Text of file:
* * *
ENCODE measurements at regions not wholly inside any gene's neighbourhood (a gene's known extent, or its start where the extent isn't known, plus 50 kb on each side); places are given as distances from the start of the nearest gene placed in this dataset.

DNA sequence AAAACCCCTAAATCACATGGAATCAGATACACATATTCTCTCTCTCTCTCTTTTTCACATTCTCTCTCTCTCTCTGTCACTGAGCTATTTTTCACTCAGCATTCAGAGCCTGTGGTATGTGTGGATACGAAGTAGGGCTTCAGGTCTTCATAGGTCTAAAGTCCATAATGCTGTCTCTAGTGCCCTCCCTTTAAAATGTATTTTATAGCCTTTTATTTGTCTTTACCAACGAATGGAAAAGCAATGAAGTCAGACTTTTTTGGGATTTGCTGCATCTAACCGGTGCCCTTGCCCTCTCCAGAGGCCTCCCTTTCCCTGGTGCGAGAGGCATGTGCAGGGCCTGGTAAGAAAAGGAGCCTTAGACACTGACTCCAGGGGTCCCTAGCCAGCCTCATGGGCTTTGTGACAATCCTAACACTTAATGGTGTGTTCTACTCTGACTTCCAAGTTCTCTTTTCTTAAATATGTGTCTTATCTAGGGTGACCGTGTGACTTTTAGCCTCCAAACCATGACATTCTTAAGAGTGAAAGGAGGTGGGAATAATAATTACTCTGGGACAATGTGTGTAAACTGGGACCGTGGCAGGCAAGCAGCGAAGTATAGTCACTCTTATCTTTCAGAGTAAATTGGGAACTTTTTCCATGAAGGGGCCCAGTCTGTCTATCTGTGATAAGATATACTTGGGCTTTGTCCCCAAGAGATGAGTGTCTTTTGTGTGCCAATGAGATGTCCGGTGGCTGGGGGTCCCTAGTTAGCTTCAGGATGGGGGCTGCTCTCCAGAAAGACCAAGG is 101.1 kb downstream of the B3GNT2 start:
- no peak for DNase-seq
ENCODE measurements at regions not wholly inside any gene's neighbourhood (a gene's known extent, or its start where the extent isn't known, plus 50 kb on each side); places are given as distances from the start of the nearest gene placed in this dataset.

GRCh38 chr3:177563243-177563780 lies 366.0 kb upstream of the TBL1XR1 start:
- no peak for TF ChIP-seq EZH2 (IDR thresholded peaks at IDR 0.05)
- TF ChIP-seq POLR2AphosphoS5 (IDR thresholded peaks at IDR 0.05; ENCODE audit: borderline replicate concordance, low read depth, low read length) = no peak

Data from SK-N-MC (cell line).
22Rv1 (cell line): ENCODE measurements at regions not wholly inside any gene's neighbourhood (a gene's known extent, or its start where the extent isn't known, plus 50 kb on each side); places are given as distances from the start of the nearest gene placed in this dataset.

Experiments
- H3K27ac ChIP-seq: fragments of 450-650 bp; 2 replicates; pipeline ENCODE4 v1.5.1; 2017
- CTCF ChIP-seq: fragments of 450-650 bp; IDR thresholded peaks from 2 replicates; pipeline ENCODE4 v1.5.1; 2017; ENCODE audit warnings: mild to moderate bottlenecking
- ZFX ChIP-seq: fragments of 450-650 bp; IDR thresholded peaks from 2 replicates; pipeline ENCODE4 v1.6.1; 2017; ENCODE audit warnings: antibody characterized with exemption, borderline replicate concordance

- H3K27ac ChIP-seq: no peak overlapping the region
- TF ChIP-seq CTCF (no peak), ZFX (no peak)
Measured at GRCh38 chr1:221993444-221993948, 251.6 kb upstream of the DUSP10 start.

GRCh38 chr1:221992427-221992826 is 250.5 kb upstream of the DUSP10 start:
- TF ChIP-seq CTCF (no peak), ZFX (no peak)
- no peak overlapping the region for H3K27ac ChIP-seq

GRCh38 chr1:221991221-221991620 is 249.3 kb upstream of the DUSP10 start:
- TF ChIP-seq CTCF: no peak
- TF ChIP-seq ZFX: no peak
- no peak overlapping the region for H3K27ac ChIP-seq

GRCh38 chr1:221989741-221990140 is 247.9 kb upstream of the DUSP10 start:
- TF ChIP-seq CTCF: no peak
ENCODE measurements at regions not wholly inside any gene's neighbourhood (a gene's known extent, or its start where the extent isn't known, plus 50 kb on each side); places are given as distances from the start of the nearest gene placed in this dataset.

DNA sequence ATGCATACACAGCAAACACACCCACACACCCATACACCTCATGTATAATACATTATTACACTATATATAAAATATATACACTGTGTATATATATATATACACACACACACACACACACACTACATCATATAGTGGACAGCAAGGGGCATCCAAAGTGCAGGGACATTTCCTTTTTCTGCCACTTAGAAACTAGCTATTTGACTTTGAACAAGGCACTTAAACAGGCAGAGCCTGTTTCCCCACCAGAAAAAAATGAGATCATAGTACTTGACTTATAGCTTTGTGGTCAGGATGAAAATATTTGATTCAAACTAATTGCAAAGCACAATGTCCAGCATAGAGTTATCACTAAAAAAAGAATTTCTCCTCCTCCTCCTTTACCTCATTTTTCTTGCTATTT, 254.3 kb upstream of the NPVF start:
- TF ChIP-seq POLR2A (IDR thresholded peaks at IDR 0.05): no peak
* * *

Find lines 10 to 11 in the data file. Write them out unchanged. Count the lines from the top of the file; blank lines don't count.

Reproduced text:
Experiments
- H3K27ac ChIP-seq: fragments of 450-650 bp; 2 replicates; pipeline ENCODE4 v1.5.1; 2017